Kent Conrad taught the very popular course on The History of Cabaret, a subject he knows well as an accomplished musician who has performed his own cabaret act at venues including the Krannert Center for the Performing Arts.  The final class session ended with a party (even a cake encouraged students to "come to the cabaret"!) featuring Dr. Conrad, a piano, and a live performance of songs including "Crazy World" (from Victor/Victoria), a "deeply existential" rendition of the theme from The Flintstones, and "Another Reason Why I Don't Keep a Gun in the House," a song from 1941 that is full of playful Beethoven references, both musical and lyrical. The performance and semester-ending celebration was, as one student noted, much better than sitting alone in your room!


History Department doctoral candidate Bao Bui taught his first OLLI course this spring, on Jane Austen's Pride and Prejudice: Literature, Film, and Culture.  In addition to sharing his deep knowledge of Austen's writing and cultural significance with the class, Bao (whose professional history includes working as a forest firefighter in Colorado, on a kibbutz in Israel, and as a professional chef) celebrated the last class meeting by baking chocolate croissants for the students. It was a sweet conclusion to a richly enjoyable and educational class. (As Austen herself might say, "It has been many years since I have had such an exemplary pastry!"

Mark Morris Dance Group at OLLI - March 13

Each year, the groundbreaking Mark Morris Dance Group spends a week in residence at the Krannert Center for the Performing Arts, culminating in their public performances at the Krannert. This residence is a rare and valuable opportunity for the campus and community to interact with the MMDG in a wide variety of programs and activities - and this year's residency included an afternoon spent at OLLI. For one day, we became the Osher Lifelong Dancing Institute!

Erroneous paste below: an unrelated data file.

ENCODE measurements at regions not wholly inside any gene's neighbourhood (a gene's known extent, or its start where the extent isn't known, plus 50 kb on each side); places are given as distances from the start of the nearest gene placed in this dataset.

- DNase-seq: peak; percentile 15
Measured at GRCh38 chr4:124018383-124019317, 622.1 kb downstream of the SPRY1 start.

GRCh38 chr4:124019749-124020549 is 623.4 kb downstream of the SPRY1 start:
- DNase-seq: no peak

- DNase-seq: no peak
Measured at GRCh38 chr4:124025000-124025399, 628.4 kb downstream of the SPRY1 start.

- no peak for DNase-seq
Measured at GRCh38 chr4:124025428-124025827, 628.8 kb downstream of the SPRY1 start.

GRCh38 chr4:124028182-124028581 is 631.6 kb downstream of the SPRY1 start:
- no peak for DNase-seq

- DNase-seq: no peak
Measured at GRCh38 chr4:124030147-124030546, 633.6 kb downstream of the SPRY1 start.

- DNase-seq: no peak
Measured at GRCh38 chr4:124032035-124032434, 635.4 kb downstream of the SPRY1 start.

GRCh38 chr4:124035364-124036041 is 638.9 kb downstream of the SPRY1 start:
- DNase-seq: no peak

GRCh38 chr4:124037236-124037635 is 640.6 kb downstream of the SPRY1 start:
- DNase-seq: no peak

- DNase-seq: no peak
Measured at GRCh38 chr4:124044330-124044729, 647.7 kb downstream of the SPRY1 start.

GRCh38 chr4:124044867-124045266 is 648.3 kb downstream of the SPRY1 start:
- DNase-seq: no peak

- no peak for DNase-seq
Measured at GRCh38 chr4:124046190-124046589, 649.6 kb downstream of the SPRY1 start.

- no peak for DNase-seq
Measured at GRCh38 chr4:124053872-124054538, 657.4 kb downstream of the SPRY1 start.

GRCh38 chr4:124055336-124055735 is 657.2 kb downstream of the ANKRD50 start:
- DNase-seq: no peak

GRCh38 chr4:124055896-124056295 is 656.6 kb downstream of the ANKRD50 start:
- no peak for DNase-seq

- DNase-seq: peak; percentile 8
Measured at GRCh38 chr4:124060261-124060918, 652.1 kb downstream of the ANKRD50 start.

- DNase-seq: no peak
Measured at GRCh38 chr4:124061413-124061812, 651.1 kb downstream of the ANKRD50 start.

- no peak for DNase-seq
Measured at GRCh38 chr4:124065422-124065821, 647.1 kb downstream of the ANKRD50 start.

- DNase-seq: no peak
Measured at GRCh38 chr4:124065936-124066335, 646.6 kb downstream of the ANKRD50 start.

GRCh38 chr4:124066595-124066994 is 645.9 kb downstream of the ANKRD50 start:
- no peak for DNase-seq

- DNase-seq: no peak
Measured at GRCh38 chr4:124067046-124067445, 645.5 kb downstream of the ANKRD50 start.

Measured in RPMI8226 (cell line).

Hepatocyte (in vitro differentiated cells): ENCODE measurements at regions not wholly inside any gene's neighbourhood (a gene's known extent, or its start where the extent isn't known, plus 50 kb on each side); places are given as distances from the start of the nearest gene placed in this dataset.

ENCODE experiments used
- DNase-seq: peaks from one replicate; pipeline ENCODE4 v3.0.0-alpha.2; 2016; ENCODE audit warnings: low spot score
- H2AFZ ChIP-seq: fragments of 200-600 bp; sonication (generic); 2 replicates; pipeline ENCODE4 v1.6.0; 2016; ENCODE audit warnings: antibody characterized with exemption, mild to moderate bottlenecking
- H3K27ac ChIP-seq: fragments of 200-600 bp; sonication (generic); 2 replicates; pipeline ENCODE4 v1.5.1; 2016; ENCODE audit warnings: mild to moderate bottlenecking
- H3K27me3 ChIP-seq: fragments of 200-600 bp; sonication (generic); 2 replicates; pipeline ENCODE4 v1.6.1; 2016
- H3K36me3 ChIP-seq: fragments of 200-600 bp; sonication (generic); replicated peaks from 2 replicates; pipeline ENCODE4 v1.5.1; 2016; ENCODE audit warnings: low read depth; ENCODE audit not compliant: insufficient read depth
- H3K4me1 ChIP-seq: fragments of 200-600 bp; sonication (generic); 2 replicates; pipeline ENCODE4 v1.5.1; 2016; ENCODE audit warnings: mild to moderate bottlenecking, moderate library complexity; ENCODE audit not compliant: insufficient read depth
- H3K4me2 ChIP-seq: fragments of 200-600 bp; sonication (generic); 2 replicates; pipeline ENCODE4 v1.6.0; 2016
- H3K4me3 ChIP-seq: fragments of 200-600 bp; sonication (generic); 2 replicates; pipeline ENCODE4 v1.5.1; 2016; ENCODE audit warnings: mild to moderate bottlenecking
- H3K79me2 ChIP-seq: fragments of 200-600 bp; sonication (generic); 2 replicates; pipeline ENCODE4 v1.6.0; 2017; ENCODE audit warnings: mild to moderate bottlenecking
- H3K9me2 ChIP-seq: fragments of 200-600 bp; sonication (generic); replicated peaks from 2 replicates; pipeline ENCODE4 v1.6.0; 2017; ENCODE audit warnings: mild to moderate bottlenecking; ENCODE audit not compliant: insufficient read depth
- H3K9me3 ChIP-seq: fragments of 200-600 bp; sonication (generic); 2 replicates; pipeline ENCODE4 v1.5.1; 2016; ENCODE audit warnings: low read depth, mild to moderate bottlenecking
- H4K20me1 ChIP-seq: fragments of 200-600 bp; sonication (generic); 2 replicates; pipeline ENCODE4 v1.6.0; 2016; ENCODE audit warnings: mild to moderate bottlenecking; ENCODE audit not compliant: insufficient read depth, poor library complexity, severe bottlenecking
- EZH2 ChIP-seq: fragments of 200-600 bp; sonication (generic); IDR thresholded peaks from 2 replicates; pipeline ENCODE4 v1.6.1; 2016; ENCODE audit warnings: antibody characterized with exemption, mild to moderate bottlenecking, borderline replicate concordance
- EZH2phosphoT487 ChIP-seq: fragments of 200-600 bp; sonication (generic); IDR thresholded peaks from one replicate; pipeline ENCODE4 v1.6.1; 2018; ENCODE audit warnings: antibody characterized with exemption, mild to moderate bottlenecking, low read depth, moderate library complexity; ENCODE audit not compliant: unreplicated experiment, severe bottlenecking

The session began with a short presentation by Huong Hoang, the General Manager of MMDG, and company dancers Lesley Garrison and Sam Black - who talked about their training and their experiences with the company, Mark Morris' dance philosophies, and the intricacies of creating a dance program. They then led the participants in a series of warm-up exercises before launching into teaching us a complex series of steps taken directly from their current program. (What fun it was to see those steps performed the next night - with much more skill, of course, but no less enthusiasm than OLLI's dancers brought to the workshop!) The afternoon ended with another creative exercise and the MMDG's post-rehearsal ritual of thanking the other dancers for being a part of the experience.


The dancers were accompanied, throughout the afternoon, by Tatsuya Nakatani, a renowned percussionist who was on campus for a performance that evening at the Krannert Art Museum's Sudden Sound concert series. He offered to join us when he heard about the MMDG workshop at OLLI - and his music was a wonderful addition to the creative spirit that infused the afternoon's activities.


We would like to thank all of the performers and participants who made this such a success - and also extend our heartiest thanks to Emily Laugesen, Youth Services Director at the Krannert Center; Mike Ross and the team at the Krannert; and Jason Finkelman, curator of the Sudden Sound series, for making this event possible.